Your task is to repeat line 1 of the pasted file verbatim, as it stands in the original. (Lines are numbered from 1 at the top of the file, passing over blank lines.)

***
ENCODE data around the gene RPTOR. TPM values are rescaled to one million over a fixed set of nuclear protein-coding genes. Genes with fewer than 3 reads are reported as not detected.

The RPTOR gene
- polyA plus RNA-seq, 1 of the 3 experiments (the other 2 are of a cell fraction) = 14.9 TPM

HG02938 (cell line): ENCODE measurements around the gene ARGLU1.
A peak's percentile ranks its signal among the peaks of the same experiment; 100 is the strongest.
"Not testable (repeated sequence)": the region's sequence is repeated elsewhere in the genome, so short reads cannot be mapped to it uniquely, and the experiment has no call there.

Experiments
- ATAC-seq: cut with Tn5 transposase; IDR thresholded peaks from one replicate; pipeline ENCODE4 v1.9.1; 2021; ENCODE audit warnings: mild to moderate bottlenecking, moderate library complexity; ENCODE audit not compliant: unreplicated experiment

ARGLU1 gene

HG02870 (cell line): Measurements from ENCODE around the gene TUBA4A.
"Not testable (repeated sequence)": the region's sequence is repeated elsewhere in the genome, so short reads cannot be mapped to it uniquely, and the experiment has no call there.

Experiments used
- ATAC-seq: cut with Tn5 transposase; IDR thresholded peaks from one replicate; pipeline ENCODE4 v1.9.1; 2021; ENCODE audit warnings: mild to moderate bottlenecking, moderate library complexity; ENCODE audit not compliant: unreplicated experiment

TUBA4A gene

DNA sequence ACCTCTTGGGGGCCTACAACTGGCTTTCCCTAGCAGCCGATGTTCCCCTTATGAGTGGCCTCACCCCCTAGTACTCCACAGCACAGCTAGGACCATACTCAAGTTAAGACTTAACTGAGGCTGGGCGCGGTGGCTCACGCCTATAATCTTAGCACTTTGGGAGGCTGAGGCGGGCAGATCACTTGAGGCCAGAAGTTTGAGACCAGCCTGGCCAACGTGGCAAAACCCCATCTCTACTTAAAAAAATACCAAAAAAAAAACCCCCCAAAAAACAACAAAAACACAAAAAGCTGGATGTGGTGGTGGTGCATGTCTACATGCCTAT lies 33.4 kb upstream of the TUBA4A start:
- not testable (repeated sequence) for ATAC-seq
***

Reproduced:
ENCODE data around the gene RPTOR. TPM values are rescaled to one million over a fixed set of nuclear protein-coding genes. Genes with fewer than 3 reads are reported as not detected.